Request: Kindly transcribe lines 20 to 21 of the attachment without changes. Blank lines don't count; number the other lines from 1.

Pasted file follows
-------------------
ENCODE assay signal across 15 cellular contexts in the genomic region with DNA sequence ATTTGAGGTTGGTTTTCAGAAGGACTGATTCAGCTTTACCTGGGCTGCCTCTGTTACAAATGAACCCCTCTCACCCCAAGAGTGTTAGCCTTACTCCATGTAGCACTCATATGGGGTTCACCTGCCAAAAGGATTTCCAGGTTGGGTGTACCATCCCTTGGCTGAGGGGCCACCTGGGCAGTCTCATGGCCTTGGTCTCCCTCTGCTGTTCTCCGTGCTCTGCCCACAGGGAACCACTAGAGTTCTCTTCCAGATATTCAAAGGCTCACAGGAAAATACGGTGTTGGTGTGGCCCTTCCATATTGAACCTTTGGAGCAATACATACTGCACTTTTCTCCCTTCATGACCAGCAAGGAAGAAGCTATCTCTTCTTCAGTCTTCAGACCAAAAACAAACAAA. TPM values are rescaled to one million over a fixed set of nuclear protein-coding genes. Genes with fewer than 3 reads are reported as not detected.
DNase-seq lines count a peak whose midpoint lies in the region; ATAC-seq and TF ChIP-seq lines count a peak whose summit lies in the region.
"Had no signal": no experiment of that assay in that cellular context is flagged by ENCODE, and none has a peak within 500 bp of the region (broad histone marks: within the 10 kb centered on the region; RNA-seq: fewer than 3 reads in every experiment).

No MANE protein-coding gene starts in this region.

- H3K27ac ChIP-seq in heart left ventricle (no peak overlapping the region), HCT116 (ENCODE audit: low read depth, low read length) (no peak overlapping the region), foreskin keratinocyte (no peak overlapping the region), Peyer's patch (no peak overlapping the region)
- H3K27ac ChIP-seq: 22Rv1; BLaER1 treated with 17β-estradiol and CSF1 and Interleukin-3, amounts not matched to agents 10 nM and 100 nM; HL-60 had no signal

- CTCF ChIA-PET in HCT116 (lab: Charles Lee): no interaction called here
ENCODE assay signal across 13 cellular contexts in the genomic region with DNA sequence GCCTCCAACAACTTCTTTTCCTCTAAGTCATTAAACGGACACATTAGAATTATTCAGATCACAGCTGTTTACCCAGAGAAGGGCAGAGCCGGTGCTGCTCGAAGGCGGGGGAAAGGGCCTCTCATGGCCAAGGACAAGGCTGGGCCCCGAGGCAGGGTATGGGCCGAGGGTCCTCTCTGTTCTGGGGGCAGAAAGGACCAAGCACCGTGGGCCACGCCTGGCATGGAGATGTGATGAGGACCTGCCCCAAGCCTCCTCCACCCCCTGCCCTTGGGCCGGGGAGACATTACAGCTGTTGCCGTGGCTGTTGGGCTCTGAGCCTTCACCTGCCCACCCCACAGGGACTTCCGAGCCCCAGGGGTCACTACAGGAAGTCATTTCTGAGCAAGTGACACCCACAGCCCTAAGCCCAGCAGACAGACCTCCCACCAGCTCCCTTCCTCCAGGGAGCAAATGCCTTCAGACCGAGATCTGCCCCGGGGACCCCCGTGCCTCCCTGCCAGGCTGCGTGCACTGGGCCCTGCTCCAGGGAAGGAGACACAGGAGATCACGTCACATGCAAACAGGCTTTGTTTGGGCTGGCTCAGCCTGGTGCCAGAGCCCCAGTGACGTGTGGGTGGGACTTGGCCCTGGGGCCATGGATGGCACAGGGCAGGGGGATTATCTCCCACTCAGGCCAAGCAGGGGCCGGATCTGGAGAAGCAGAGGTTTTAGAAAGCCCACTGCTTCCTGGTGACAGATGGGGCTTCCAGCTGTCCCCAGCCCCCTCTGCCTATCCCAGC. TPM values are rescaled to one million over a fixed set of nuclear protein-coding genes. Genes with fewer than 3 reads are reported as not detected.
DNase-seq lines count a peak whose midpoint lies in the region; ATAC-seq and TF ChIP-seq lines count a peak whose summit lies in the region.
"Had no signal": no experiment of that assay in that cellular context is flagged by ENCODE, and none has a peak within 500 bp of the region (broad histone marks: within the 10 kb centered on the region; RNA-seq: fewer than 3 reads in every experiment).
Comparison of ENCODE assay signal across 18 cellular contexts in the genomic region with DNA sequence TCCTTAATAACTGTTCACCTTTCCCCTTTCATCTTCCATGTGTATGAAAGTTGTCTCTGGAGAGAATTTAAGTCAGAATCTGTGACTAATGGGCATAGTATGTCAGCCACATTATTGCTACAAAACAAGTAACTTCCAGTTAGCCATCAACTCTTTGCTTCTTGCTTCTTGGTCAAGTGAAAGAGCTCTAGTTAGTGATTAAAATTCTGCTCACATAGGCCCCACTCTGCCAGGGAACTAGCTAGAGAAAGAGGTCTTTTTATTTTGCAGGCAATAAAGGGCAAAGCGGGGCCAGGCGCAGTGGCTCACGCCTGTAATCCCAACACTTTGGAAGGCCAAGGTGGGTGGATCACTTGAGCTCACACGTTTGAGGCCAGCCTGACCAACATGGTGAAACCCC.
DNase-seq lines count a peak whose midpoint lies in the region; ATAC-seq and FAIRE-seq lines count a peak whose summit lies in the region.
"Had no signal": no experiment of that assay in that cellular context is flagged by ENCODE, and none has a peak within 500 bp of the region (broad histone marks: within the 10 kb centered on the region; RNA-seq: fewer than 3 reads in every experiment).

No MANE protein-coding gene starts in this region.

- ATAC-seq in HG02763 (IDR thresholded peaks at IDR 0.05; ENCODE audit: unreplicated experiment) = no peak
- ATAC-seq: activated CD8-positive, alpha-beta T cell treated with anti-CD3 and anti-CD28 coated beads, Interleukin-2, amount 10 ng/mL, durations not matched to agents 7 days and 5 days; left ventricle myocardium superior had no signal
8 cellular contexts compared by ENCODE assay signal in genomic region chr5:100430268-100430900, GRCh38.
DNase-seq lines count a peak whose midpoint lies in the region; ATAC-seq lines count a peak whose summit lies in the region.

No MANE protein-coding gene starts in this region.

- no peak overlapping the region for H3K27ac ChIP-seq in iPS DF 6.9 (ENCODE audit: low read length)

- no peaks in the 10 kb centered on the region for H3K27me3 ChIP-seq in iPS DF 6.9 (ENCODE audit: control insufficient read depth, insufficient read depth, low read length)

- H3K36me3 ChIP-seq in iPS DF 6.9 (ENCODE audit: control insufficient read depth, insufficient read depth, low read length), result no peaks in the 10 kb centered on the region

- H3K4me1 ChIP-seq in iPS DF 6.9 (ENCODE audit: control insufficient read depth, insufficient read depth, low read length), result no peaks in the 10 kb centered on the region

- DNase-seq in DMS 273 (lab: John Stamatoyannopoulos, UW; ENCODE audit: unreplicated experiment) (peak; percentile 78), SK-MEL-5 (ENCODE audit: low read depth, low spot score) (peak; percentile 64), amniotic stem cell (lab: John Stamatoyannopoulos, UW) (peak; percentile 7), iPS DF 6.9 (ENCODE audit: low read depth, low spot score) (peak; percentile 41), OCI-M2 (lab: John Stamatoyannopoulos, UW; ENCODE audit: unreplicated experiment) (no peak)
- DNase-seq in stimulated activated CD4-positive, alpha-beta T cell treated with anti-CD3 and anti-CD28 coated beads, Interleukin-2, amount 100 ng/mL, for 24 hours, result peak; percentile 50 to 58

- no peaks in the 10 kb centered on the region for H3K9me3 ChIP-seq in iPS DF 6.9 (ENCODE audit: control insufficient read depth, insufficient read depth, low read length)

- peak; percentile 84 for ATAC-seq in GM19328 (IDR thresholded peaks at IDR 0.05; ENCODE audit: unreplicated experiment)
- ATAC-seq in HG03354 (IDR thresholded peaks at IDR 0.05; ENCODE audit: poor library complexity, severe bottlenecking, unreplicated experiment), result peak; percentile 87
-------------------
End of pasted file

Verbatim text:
- no peak overlapping the region for H3K27ac ChIP-seq in iPS DF 6.9 (ENCODE audit: low read length)

- no peaks in the 10 kb centered on the region for H3K27me3 ChIP-seq in iPS DF 6.9 (ENCODE audit: control insufficient read depth, insufficient read depth, low read length)